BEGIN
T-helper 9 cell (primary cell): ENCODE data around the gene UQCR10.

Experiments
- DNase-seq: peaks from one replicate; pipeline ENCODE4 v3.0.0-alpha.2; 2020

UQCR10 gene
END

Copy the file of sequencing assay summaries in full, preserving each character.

T-helper 9 cell (primary cell): ENCODE data around the gene UQCR10.

Experiments
- DNase-seq: peaks from one replicate; pipeline ENCODE4 v3.0.0-alpha.2; 2020

UQCR10 gene